13. Haraldsdottir S, Hampel H, Tomsic J, et al. Colon and endometrial cancers with mismatch repair deficiency can arise from somatic, rather than germline, mutations. Gastroenterology 2014;147:1308-16.e1. [Crossref] [PubMed]
  14. Jenkins MA, Hayashi S, O'Shea AM, et al. Pathology features in Bethesda guidelines predict colorectal cancer microsatellite instability: a population-based study. Gastroenterology 2007;133:48-56. [Crossref] [PubMed]
  15. Yurgelun MB, Kulke MH, Fuchs CS, et al. Cancer Susceptibility Gene Mutations in Individuals With Colorectal Cancer. J Clin Oncol 2017;35:1086-95. [Crossref] [PubMed]
  16. Ribic CM, Sargent DJ, Moore MJ, et al. Tumor microsatellite-instability status as a predictor of benefit from fluorouracil-based adjuvant chemotherapy for colon cancer. N Engl J Med 2003;349:247-57. [Crossref] [PubMed]
  17. Shia J. Immunohistochemistry versus microsatellite instability testing for screening colorectal cancer patients at risk for hereditary nonpolyposis colorectal cancer syndrome. Part I. The utility of immunohistochemistry. J Mol Diagn 2008;10:293-300. [Crossref] [PubMed]
  18. Shia J, Stadler Z, Weiser MR, et al. Immunohistochemical staining for DNA mismatch repair proteins in intestinal tract carcinoma: how reliable are biopsy samples? Am J Surg Pathol 2011;35:447-54. [Crossref] [PubMed]
  19. Rizvi NA, Hellmann MD, Snyder A, et al. Cancer immunology. Mutational landscape determines sensitivity to PD-1 blockade in non-small cell lung cancer. Science 2015;348:124-8. [Crossref] [PubMed]
  20. Snyder A, Makarov V, Merghoub T, et al. Genetic basis for clinical response to CTLA-4 blockade in melanoma. N Engl J Med 2014;371:2189-99. [Crossref] [PubMed]
  21. Kothari N, Teer JK, Abbott AM, et al. Increased incidence of FBXW7 and POLE proofreading domain mutations in young adult colorectal cancers. Cancer 2016;122:2828-35. [Crossref] [PubMed]
  22. Ahn SM, Ansari AA, Kim J, et al. The somatic POLE P286R mutation defines a unique subclass of colorectal cancer featuring hypermutation, representing a potential genomic biomarker for immunotherapy. Oncotarget 2016;7:68638-49. [Crossref] [PubMed]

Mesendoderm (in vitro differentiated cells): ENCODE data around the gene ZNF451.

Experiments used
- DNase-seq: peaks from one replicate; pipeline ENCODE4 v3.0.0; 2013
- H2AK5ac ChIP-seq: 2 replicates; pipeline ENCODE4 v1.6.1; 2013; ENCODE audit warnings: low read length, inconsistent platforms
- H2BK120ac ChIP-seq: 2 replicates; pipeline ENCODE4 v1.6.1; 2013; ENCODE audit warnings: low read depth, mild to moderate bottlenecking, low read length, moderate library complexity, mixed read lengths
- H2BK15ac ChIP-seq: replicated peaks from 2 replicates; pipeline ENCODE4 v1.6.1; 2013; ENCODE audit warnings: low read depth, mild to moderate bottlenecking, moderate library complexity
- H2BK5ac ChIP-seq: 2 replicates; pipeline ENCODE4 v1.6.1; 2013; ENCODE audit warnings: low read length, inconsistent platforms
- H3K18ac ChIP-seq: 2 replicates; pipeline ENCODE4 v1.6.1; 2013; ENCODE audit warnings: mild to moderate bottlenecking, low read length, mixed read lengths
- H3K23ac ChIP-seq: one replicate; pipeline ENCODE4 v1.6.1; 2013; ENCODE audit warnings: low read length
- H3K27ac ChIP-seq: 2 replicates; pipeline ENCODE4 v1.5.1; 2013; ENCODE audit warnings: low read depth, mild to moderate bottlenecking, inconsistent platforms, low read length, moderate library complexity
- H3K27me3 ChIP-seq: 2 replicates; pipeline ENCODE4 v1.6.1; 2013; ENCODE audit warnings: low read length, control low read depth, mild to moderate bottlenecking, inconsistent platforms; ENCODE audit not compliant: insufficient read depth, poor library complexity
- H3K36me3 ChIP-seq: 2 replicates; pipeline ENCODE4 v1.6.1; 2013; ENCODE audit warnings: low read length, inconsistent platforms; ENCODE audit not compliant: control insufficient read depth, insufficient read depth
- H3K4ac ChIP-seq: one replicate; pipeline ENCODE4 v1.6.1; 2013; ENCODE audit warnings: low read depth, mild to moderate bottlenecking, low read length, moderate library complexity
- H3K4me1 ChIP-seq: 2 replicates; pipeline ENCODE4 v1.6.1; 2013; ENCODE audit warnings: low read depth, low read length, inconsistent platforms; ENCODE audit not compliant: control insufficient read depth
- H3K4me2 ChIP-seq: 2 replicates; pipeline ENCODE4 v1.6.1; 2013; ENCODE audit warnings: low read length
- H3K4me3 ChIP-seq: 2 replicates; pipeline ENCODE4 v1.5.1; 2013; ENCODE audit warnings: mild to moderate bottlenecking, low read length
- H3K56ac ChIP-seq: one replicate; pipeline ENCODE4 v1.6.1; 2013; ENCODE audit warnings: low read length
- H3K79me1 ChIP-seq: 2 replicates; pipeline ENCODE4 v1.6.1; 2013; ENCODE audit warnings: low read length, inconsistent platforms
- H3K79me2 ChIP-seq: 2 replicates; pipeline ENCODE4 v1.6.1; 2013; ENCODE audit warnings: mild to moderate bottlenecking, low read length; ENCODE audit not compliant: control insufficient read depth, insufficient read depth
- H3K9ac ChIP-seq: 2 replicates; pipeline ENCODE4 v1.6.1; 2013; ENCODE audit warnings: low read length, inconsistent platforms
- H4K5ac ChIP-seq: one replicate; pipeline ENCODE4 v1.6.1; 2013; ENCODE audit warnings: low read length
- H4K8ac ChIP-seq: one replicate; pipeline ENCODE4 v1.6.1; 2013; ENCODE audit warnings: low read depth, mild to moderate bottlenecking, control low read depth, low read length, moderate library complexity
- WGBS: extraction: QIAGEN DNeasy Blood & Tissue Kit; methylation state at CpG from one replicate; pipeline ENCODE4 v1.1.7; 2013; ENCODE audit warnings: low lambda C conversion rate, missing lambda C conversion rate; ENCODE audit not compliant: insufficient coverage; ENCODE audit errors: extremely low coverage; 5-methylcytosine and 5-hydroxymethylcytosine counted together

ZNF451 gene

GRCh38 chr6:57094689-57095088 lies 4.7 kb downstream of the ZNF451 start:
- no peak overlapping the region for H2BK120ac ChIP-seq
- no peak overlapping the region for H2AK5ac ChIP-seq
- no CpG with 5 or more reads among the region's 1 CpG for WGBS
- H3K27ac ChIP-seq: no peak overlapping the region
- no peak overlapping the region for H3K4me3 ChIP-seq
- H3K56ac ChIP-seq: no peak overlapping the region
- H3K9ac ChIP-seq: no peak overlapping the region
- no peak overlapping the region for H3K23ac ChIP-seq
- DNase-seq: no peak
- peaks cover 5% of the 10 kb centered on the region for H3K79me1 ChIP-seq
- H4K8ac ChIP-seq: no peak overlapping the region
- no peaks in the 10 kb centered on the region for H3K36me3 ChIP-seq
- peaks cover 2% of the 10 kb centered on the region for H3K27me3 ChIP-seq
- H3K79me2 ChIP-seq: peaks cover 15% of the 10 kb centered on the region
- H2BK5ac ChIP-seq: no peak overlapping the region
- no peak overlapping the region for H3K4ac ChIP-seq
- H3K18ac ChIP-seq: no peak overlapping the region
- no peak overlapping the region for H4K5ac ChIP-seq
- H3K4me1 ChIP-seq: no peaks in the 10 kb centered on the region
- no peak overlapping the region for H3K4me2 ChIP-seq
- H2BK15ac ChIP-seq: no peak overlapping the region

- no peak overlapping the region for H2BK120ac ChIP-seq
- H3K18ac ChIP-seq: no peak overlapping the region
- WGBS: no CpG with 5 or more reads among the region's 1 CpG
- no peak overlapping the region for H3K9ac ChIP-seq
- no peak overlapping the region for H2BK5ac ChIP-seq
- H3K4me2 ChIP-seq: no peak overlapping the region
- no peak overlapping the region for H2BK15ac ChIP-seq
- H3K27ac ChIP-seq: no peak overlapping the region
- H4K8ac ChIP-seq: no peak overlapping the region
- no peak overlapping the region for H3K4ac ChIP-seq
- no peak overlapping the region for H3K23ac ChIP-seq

23. Carbognin L, Pilotto S, Milella M, et al. Differential Activity of Nivolumab, Pembrolizumab and MPDL3280A according to the Tumor Expression of Programmed Death-Ligand-1 (PD-L1): Sensitivity Analysis of Trials in Melanoma, Lung and Genitourinary Cancers. PLoS One 2015;10:e0130142. [Crossref] [PubMed]
  24. O’Neil BH, Wallmark J, Lorente D, et al. Pembrolizumab (MK-3475) for patients (pts) with advanced colorectal carcinoma (CRC): Preliminary results from KEYNOTE-028. Eur J Cancer 2015;51:abstr s103.
  25. Overman MJ, McDermott R, Leach JL, et al. Nivolumab in patients with metastatic DNA mismatch repair-deficient or microsatellite instability-high colorectal cancer (CheckMate 142): an open-label, multicentre, phase 2 study. Lancet Oncol 2017;18:1182-91. [Crossref] [PubMed]
  26. Becht E, Giraldo NA, Germain C, et al. Immune Contexture, Immunoscore, and Malignant Cell Molecular Subgroups for Prognostic and Theranostic Classifications of Cancers. Adv Immunol 2016;130:95-190. [Crossref] [PubMed]
  27. Becht E, de Reyniès A, Giraldo NA, et al. Immune and Stromal Classification of Colorectal Cancer Is Associated with Molecular Subtypes and Relevant for Precision Immunotherapy. Clin Cancer Res 2016;22:4057-66. [Crossref] [PubMed]
  28. Galon J, Mlecnik B, Bindea G, et al. Towards the introduction of the 'Immunoscore' in the classification of malignant tumours. J Pathol 2014;232:199-209. [Crossref] [PubMed]
  29. Mlecnik B, Bindea G, Kirilovsky A, et al. The tumor microenvironment and Immunoscore are critical determinants of dissemination to distant metastasis. Sci Transl Med 2016;8:327ra26. [Crossref] [PubMed]